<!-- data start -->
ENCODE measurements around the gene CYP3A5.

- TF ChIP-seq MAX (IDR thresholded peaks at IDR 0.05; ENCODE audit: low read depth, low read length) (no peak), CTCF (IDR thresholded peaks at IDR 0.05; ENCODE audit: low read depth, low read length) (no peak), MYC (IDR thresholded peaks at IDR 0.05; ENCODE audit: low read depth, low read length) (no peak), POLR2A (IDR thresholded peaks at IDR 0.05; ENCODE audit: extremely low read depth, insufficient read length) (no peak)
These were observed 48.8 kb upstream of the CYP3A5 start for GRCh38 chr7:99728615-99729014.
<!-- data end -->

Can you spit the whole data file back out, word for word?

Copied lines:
ENCODE measurements around the gene CYP3A5.

- TF ChIP-seq MAX (IDR thresholded peaks at IDR 0.05; ENCODE audit: low read depth, low read length) (no peak), CTCF (IDR thresholded peaks at IDR 0.05; ENCODE audit: low read depth, low read length) (no peak), MYC (IDR thresholded peaks at IDR 0.05; ENCODE audit: low read depth, low read length) (no peak), POLR2A (IDR thresholded peaks at IDR 0.05; ENCODE audit: extremely low read depth, insufficient read length) (no peak)
These were observed 48.8 kb upstream of the CYP3A5 start for GRCh38 chr7:99728615-99729014.